As you well know:
Every year since the end of the “Great Patriotic War,” veterans and their families remember something different than their counterparts throughout Europe and the United States who celebrate the Nazi’s surrender, the liberation of millions of people. In Russia, Victory Day is celebrated on May 9th. In St. Petersburg in particular, they celebrate survival. For nine hundred days the Nazis bombarded the city in an attempt to “wipe it from the face of the earth.” The Nazis failed; the veterans never forgot.
But apparently, you have, Mr. Putin, haven’t you? Your beloved Leningrad. I was there at the Piskarevskoe Cemetery twenty years ago when you placed the wreath at the foot of the statue of the Motherland and mourned for the seven-hundred-thousand women and children buried in mass graves; your relatives, your family, friends, all starved to death or killed during the Blockade. “One of the most tragic events in human history,” you called it. “This must never happen again,” you said.
In the 1990s, when you were vice mayor of St Petersburg, you stood in front of the Mariinsky Palace—City Hall—and nodded as a guide explained to a Canadian delegation the wonderful story of perseverance. I was a professor traveling alone from America who happened by, lucky to hear the story in English. And after two dozen trips to St. Petersburg, I have become quite aware how this story of pride is ingrained in the hearts of all of the city’s residents, including you, so you said. “Everyone in this city knows this story,” the guide said, and you nodded, smiled.
Your actions in Ukraine suggest you’ve forgotten, so let me jog your memory: Hitler was so convinced he would take Leningrad, he sent out 250 invitations for a celebration party to be held at the Astoria Hotel, just feet from where we stood near the statue of Nicholas I. The guide said that when it became clear to Hitler that he was not going to be able to take the city after all, he ordered Leningrad be “completely destroyed and wiped off the map.” Hence the siege—nine-hundred days of bombing, a million and a half dead, nearly seven-hundred thousand of them women and children. But it didn’t work. Your own relatives insured your birth by holding off the Nazis. And for decades, even as late as the 1990s when I spoke to old women in the city about it—survivors of the siege—they remained proud to say that “Hitler never dined at the Astoria Hotel.” Everyone clapped. You clapped. It’s a great story.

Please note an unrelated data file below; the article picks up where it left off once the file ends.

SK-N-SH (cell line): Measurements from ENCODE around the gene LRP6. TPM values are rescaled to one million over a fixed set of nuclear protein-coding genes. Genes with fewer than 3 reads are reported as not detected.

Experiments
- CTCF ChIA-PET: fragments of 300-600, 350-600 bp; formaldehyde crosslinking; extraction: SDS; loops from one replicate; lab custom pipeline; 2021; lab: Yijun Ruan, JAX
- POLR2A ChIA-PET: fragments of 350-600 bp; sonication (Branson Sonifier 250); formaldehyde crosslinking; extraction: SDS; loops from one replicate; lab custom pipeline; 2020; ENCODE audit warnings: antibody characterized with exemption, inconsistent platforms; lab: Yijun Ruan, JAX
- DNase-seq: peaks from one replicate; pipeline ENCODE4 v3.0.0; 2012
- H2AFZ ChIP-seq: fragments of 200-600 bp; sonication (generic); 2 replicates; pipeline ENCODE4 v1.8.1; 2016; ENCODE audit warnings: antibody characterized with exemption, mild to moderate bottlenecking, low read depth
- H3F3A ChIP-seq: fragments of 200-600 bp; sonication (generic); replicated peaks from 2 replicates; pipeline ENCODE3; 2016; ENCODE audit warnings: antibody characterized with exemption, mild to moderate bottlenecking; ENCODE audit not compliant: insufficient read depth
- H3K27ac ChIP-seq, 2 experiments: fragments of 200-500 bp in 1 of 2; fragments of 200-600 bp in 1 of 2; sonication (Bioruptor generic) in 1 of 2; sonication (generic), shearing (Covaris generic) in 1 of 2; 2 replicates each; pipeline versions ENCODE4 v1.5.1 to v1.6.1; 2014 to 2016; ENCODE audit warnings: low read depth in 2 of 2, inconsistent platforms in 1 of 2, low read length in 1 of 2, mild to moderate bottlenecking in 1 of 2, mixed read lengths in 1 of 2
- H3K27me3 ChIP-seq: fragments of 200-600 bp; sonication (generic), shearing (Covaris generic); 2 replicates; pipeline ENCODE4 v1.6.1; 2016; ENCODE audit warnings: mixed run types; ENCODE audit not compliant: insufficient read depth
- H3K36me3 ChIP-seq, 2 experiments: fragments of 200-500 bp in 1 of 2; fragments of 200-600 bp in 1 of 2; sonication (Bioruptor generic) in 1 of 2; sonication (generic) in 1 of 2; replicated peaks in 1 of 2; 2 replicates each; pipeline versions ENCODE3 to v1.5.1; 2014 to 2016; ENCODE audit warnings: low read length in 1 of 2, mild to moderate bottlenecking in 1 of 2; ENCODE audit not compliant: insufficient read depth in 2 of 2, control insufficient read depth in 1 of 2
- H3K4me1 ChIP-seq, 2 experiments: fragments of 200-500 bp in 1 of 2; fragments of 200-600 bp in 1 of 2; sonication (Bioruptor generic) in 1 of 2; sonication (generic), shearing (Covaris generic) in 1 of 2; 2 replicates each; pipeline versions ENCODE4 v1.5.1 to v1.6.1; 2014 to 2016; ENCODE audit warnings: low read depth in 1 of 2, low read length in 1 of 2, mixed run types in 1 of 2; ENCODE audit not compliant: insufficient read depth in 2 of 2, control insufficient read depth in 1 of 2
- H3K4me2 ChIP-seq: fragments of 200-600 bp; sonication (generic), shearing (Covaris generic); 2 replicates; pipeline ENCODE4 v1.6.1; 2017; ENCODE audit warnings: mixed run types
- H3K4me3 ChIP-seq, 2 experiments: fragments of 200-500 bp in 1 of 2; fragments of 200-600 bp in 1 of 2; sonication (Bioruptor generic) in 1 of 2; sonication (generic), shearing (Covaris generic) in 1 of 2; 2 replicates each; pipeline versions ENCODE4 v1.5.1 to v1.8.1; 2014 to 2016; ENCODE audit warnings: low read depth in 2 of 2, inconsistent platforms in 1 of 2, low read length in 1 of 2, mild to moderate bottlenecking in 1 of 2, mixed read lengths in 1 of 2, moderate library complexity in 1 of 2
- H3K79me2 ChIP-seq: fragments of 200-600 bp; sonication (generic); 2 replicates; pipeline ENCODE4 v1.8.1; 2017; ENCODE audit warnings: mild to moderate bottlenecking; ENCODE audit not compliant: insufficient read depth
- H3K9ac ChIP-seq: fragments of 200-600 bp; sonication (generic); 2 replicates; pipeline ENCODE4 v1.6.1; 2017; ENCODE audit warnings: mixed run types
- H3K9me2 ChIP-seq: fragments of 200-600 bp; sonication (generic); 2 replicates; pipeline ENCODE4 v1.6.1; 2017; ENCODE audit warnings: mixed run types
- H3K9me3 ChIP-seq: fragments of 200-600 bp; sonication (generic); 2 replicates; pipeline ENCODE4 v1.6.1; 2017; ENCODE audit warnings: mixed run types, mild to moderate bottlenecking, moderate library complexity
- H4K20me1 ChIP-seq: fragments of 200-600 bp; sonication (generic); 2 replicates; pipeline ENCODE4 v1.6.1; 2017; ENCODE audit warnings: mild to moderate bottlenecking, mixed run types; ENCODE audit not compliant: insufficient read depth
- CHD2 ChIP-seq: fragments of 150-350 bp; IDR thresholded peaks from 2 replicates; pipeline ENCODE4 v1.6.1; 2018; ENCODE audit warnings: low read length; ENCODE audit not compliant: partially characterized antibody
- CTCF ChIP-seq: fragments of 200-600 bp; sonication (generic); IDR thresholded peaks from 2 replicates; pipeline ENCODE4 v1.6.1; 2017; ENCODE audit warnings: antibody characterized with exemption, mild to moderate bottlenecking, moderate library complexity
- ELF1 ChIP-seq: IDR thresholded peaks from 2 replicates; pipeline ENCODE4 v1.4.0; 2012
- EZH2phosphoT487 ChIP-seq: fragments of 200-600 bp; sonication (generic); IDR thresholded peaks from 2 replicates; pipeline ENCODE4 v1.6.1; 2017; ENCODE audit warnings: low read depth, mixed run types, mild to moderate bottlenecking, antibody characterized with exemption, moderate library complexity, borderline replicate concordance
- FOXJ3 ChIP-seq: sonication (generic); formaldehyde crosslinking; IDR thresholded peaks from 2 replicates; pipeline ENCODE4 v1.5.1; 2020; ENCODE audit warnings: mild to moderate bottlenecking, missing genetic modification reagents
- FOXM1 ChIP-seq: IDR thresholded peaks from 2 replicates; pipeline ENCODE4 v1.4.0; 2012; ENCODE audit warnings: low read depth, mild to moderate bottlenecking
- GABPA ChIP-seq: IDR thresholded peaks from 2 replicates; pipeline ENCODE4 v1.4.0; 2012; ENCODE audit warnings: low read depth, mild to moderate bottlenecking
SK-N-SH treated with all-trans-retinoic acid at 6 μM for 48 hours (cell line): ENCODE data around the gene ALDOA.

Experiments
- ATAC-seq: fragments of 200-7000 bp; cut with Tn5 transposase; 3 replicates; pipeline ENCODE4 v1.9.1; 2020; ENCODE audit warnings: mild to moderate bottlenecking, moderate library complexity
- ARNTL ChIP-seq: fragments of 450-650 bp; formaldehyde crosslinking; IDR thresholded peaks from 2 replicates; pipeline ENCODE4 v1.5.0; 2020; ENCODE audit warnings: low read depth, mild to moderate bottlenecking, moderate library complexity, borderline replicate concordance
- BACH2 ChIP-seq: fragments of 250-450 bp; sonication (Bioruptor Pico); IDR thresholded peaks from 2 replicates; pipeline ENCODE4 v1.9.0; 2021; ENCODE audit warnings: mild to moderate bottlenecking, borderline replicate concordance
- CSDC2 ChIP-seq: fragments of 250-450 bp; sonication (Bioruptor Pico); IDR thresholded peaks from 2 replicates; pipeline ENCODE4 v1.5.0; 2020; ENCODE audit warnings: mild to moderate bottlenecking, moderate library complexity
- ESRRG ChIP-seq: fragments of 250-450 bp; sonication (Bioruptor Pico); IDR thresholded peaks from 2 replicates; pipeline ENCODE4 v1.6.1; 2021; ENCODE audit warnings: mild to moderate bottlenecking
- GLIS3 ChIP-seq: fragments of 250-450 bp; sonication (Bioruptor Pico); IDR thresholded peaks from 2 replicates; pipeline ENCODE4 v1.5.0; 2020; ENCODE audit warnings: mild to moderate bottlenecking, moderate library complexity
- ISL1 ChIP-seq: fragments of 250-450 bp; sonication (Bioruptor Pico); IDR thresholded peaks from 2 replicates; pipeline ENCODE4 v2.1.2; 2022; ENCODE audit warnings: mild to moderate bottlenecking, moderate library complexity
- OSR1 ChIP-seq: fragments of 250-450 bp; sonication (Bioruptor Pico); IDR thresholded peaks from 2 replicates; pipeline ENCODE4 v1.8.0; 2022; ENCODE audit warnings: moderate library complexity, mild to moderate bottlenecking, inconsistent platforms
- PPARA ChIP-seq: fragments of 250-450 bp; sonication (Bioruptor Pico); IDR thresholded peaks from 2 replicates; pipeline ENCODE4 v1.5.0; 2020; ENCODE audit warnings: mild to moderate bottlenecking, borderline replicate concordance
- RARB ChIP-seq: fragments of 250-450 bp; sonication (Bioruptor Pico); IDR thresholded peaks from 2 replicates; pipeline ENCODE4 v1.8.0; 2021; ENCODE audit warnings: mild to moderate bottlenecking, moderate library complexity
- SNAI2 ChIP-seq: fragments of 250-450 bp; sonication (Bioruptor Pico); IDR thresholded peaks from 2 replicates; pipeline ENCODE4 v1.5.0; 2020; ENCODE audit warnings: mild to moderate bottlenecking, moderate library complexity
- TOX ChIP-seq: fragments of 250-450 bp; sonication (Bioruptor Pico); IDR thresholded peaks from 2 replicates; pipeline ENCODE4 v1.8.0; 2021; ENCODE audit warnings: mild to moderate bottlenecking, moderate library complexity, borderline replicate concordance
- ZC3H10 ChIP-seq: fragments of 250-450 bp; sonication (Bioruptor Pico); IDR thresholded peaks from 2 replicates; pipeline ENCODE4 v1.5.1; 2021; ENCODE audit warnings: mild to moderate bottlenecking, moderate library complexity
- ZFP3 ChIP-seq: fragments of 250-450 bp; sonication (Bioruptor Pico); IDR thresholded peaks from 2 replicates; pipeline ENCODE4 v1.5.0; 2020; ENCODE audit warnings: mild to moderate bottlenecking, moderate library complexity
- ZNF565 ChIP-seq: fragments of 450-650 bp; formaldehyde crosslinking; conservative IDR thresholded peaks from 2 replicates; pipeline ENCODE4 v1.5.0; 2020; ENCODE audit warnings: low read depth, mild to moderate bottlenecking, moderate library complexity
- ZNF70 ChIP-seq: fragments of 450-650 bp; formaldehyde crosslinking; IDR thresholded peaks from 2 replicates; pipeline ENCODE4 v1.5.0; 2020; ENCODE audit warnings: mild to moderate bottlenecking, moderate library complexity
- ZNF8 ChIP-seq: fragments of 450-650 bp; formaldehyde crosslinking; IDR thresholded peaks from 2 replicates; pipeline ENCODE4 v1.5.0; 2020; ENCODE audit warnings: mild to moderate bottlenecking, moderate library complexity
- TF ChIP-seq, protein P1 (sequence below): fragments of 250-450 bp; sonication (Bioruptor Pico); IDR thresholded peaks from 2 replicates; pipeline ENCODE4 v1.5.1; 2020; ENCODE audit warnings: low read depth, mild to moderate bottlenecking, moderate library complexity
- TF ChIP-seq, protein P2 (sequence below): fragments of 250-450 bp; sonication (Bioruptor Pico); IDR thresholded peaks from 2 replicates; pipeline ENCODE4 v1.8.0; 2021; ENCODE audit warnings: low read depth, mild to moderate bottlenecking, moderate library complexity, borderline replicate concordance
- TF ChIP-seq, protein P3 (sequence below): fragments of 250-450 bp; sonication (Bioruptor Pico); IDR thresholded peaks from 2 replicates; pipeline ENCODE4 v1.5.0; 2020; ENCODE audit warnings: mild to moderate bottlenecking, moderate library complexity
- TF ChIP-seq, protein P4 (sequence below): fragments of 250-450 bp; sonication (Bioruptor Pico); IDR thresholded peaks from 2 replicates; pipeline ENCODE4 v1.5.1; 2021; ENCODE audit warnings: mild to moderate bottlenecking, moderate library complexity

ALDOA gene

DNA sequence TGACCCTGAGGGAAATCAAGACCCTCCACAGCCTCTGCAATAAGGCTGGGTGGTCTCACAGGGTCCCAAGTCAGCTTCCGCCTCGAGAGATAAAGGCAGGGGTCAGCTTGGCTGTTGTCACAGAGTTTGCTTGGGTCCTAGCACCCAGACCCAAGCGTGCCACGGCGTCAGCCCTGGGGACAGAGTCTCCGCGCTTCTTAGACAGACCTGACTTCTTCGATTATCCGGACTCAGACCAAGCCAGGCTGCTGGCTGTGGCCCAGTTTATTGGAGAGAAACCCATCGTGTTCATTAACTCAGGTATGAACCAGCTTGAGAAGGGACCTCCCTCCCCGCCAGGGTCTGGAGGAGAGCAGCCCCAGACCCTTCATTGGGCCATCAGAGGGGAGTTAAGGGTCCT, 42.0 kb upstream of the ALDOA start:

A few days later I watched you lay the wreath on Victory Day and declare such terror should never occur again in the world.
It has come full circle, hasn’t it, Mr. Putin, only now you are the evil aggressor who has abandoned his own people, a population who swore such an event should never be experienced by humanity again, when you imposed a similar fate on the citizens of Mariupol, Ukraine. Now the people of Ukraine are fighting their own Great Patriotic War, and you are their Hitler. It took eighty years for another madman to think he has the right to destroy a population to satisfy his own ego and insecurities. We’ve seen it before; we know how this turns out. No matter what happens geopolitically, you will go down in human history as a tyrant and cold-blooded killer, “Putin” spoken in the same sentence as “Hitler,” Mariupol in the same breath as Leningrad.
What’s tragic personally is I stood there in that cemetery, Shostakovich’s Seventh Symphony, the Leningrad Symphony, on the speakers, and watched you place that wreath, listened to my translator proudly repeat what you said: “This is one of the most tragic events in human history and we must never allow it to happen again.”
The people of your city—St Petersburg—are ashamed that not only did it happen again, but it was conceived by and carried out by one of their own citizens.
The true Russian heart, the true soul of someone from St Petersburg, is one who celebrates survival and all that Peter the Great’s “Window to the West” has to offer the world. You might be from the Soviet Union, but you are not Russian. There was a time when even St. Petersburg could see the beautiful and celebrated results of your efforts to bring the city and the country back to life after a century of darkness. But once this is over, you will only be mentioned as the tyrant who sacrificed his own people to destroy another culture. And then, like all monstrous dictators, you will simply be forgotten.
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